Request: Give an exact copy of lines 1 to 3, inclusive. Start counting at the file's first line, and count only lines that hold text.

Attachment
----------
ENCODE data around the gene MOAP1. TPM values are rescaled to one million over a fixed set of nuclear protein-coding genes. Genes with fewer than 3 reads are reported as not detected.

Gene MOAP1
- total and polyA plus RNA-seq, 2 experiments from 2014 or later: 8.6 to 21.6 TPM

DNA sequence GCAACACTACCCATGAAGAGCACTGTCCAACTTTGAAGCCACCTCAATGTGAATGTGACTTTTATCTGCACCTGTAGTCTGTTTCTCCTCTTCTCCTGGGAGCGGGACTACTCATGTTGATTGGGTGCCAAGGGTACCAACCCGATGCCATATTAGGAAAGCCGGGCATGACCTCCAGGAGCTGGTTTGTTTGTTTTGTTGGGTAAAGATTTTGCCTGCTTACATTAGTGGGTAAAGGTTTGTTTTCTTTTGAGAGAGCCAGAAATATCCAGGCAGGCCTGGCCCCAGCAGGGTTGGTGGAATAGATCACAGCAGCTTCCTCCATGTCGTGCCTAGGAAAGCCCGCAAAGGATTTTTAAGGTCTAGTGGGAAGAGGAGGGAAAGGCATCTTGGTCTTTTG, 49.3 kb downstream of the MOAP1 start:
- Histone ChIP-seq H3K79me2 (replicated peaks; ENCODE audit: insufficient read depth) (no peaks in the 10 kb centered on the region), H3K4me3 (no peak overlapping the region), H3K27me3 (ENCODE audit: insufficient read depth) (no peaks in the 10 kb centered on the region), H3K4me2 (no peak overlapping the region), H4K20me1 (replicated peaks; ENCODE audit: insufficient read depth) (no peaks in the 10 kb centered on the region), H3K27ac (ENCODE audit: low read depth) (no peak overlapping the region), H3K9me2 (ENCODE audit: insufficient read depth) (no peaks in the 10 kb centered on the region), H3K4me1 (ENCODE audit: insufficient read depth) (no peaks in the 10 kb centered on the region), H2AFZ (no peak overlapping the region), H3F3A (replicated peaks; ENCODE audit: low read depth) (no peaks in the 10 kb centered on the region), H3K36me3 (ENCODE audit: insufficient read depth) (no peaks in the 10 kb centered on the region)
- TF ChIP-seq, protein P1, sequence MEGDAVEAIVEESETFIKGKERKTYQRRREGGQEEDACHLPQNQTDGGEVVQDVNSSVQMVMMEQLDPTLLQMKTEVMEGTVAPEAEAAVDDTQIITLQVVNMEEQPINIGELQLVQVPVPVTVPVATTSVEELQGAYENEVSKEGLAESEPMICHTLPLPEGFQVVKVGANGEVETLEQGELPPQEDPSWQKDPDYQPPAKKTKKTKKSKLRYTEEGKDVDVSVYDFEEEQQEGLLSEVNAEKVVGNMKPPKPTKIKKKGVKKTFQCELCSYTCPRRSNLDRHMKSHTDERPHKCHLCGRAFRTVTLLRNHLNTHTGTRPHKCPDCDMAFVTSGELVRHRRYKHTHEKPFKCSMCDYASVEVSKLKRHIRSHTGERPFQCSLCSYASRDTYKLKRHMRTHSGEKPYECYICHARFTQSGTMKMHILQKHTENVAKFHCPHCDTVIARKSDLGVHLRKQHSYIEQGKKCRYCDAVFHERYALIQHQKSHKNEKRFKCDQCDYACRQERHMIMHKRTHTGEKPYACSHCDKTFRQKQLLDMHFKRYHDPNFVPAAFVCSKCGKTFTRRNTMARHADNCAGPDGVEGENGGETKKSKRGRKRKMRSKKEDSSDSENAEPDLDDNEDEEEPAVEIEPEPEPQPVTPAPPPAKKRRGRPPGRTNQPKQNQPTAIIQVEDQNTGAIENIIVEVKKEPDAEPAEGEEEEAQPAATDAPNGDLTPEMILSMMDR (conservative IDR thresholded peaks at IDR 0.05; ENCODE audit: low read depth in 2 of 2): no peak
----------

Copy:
ENCODE data around the gene MOAP1. TPM values are rescaled to one million over a fixed set of nuclear protein-coding genes. Genes with fewer than 3 reads are reported as not detected.

Gene MOAP1
- total and polyA plus RNA-seq, 2 experiments from 2014 or later: 8.6 to 21.6 TPM